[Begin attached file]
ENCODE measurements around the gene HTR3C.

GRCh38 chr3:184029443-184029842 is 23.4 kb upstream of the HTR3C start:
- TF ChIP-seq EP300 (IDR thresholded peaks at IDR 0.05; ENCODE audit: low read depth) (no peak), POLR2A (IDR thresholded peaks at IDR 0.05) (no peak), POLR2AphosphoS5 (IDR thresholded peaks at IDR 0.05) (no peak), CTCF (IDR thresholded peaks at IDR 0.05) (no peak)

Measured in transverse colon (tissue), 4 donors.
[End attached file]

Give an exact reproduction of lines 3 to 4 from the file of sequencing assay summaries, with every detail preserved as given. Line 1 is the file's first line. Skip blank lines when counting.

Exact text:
- TF ChIP-seq EP300 (IDR thresholded peaks at IDR 0.05; ENCODE audit: low read depth) (no peak), POLR2A (IDR thresholded peaks at IDR 0.05) (no peak), POLR2AphosphoS5 (IDR thresholded peaks at IDR 0.05) (no peak), CTCF (IDR thresholded peaks at IDR 0.05) (no peak)

Measured in transverse colon (tissue), 4 donors.